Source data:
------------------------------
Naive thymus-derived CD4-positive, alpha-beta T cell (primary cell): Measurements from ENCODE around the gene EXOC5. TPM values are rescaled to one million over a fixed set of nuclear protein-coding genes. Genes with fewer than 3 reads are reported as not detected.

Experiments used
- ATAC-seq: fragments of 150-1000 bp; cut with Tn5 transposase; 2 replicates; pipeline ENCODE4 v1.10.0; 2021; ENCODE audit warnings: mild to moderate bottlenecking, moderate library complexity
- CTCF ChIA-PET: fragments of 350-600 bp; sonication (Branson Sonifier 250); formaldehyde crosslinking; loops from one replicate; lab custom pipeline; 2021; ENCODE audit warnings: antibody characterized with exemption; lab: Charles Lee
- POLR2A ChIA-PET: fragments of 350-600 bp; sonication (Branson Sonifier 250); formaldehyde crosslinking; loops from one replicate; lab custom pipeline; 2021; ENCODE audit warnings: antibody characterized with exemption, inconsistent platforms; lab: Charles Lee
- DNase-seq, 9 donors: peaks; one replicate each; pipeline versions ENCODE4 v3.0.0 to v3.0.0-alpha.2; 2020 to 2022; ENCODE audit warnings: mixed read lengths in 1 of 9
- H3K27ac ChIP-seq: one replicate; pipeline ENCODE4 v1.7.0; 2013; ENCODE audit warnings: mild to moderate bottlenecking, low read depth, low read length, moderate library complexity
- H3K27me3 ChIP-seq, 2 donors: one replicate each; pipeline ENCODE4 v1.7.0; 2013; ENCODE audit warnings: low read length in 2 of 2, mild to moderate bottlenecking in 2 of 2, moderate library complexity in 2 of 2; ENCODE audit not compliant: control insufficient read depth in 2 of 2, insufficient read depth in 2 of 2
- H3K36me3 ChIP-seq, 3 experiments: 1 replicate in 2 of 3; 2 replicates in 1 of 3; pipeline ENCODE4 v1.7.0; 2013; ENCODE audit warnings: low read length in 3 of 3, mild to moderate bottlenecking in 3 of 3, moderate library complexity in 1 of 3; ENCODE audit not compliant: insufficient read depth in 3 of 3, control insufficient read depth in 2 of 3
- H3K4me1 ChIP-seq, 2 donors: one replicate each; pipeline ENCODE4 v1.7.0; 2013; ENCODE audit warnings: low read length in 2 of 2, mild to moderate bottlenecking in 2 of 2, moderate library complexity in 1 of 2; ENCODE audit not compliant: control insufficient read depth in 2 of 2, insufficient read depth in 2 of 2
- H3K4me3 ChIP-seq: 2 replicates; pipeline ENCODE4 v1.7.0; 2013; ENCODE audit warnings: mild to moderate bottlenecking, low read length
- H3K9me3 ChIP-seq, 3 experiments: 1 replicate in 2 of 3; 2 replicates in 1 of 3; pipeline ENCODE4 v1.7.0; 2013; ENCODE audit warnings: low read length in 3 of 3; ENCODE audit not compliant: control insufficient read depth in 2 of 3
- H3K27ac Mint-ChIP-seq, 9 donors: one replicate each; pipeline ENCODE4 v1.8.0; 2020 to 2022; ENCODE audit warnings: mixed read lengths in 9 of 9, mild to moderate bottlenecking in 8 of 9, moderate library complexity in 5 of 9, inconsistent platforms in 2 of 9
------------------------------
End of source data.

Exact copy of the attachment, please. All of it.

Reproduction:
Naive thymus-derived CD4-positive, alpha-beta T cell (primary cell): Measurements from ENCODE around the gene EXOC5. TPM values are rescaled to one million over a fixed set of nuclear protein-coding genes. Genes with fewer than 3 reads are reported as not detected.

Experiments used
- ATAC-seq: fragments of 150-1000 bp; cut with Tn5 transposase; 2 replicates; pipeline ENCODE4 v1.10.0; 2021; ENCODE audit warnings: mild to moderate bottlenecking, moderate library complexity
- CTCF ChIA-PET: fragments of 350-600 bp; sonication (Branson Sonifier 250); formaldehyde crosslinking; loops from one replicate; lab custom pipeline; 2021; ENCODE audit warnings: antibody characterized with exemption; lab: Charles Lee
- POLR2A ChIA-PET: fragments of 350-600 bp; sonication (Branson Sonifier 250); formaldehyde crosslinking; loops from one replicate; lab custom pipeline; 2021; ENCODE audit warnings: antibody characterized with exemption, inconsistent platforms; lab: Charles Lee
- DNase-seq, 9 donors: peaks; one replicate each; pipeline versions ENCODE4 v3.0.0 to v3.0.0-alpha.2; 2020 to 2022; ENCODE audit warnings: mixed read lengths in 1 of 9
- H3K27ac ChIP-seq: one replicate; pipeline ENCODE4 v1.7.0; 2013; ENCODE audit warnings: mild to moderate bottlenecking, low read depth, low read length, moderate library complexity
- H3K27me3 ChIP-seq, 2 donors: one replicate each; pipeline ENCODE4 v1.7.0; 2013; ENCODE audit warnings: low read length in 2 of 2, mild to moderate bottlenecking in 2 of 2, moderate library complexity in 2 of 2; ENCODE audit not compliant: control insufficient read depth in 2 of 2, insufficient read depth in 2 of 2
- H3K36me3 ChIP-seq, 3 experiments: 1 replicate in 2 of 3; 2 replicates in 1 of 3; pipeline ENCODE4 v1.7.0; 2013; ENCODE audit warnings: low read length in 3 of 3, mild to moderate bottlenecking in 3 of 3, moderate library complexity in 1 of 3; ENCODE audit not compliant: insufficient read depth in 3 of 3, control insufficient read depth in 2 of 3
- H3K4me1 ChIP-seq, 2 donors: one replicate each; pipeline ENCODE4 v1.7.0; 2013; ENCODE audit warnings: low read length in 2 of 2, mild to moderate bottlenecking in 2 of 2, moderate library complexity in 1 of 2; ENCODE audit not compliant: control insufficient read depth in 2 of 2, insufficient read depth in 2 of 2
- H3K4me3 ChIP-seq: 2 replicates; pipeline ENCODE4 v1.7.0; 2013; ENCODE audit warnings: mild to moderate bottlenecking, low read length
- H3K9me3 ChIP-seq, 3 experiments: 1 replicate in 2 of 3; 2 replicates in 1 of 3; pipeline ENCODE4 v1.7.0; 2013; ENCODE audit warnings: low read length in 3 of 3; ENCODE audit not compliant: control insufficient read depth in 2 of 3
- H3K27ac Mint-ChIP-seq, 9 donors: one replicate each; pipeline ENCODE4 v1.8.0; 2020 to 2022; ENCODE audit warnings: mixed read lengths in 9 of 9, mild to moderate bottlenecking in 8 of 9, moderate library complexity in 5 of 9, inconsistent platforms in 2 of 9